Detailed Coronavirus Plans for Champions League Safety are Immediately Tested


Those closing couple of minutes, simply earlier than kickoff, have been mapped out with virtually army precision. At precisely eight:50 p.m. native time, a disinfected Champions League match ball will likely be positioned on a ceremonial plinth. At eight:53 p.m., the gamers will go away their locker rooms. The groups will enter the sphere, individually, not more than two and a half minutes later.

At eight:57 p.m., because the strains of the Champions League anthem blare out of the stadium’s audio system, the gamers will face the stands — all however empty — whereas sustaining social distancing: a meter between every participant. Team photographs are at eight:57 p.m. and 50 seconds however the photojournalists wouldn’t have lengthy to take them: the coin toss is at eight:58.

And then, at 9 p.m. native time on Wednesday, European soccer will enter uncharted territory. After months of planning, weeks of uncertainty, hours of conferences and a whole lot upon a whole lot of pages of protocols and directions, the strangest, most intense Champions League in historical past will lastly start its (belated) push to the ultimate.

Rather than offering a slow-burn climax to the European season, with the ultimate three rounds of video games held over virtually two months and staged throughout the continent, the Champions League, probably the most coveted prize in membership soccer, will likely be settled in solely 10 days and in a single metropolis: Lisbon.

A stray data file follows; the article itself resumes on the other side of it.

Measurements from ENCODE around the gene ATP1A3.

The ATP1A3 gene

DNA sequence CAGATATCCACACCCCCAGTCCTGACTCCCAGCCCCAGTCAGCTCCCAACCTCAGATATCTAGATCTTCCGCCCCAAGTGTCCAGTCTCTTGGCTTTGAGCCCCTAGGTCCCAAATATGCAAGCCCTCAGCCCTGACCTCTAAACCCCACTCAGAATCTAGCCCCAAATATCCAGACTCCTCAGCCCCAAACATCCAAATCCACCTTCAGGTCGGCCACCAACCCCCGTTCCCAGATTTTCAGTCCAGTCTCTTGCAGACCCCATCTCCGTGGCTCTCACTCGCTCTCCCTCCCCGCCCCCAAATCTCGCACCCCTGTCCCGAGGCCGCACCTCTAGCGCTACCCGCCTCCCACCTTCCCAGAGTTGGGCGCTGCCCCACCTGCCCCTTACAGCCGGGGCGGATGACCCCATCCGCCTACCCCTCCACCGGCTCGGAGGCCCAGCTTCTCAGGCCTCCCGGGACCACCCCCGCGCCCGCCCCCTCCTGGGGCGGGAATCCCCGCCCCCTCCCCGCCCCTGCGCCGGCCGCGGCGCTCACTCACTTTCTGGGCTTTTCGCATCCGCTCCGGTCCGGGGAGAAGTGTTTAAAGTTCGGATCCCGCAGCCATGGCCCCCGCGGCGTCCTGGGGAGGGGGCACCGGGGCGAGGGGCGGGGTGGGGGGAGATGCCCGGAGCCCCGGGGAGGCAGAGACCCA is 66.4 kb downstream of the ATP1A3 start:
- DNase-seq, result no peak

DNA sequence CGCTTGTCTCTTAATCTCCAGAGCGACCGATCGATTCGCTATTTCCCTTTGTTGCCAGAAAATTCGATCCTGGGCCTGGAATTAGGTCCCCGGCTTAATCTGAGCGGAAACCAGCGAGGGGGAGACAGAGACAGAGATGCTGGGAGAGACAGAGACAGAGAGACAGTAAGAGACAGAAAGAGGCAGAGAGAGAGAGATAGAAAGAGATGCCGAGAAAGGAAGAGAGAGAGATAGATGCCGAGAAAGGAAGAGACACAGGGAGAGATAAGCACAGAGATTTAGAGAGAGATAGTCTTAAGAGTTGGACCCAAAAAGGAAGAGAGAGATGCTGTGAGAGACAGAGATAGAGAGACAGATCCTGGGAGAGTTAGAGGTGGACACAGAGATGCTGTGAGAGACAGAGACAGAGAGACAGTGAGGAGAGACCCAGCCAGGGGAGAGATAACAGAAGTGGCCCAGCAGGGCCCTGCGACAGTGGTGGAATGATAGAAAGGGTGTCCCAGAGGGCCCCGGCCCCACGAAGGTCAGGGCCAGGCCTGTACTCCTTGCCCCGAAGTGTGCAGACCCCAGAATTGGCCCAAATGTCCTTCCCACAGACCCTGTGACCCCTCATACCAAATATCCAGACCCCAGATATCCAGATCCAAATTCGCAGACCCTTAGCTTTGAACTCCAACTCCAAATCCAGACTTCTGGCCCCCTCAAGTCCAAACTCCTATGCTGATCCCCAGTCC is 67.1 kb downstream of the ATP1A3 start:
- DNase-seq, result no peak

If, that’s, the coronavirus permits it. Already one workforce is going through a attainable outbreak: Atlético Madrid reported Sunday that two members of its touring celebration had examined constructive.

The teams from England, Italy and Spain, meanwhile, might complain of a lack of rest. The Serie A season only finished on the first weekend of August, after a grueling schedule of 10 games in little more than six weeks. The Premier League campaign ended in the last week of July.

And then, of course, there are the myriad demands being placed on the teams to ensure the tournament can play to a finish. “I have a feeling that whichever team handles all of these fears and responsibilities the best has a big chance to win,” Kahn said.

Those requirements touch almost every aspect of each team’s preparation. Last week, representatives of all 12 clubs still involved in the competition at that stage joined an online call with UEFA, European soccer’s governing body, to go over what the tournament would look like.

They were presented with three sets of slides, amounting to more than 130 pages — as well as being sent the 31-page “Return To Play” protocol governing almost every aspect of their stay in Portugal.

As well as detailing where each team will stay and train in the city, the slides informed them that they would be afforded 210 bottles of water, as well as 90 bottles of Gatorade, every day at their appointed training facility; that they can ask for up to 50 kilograms of ice to be made available during training sessions and games; and that they must supply not only photos but the dimensions of their team buses, if they were planning on providing their own.

They were presented with maps of the stadiums they will use, detailing where, precisely, their players will be allowed to warm up. So-called “fast feet” exercises must take place away from the playing surface, and the area in front of each goal-mouth must not be touched. Players will not be permitted to perform warm downs on the field at all, to protect the turf as much as possible for other matches.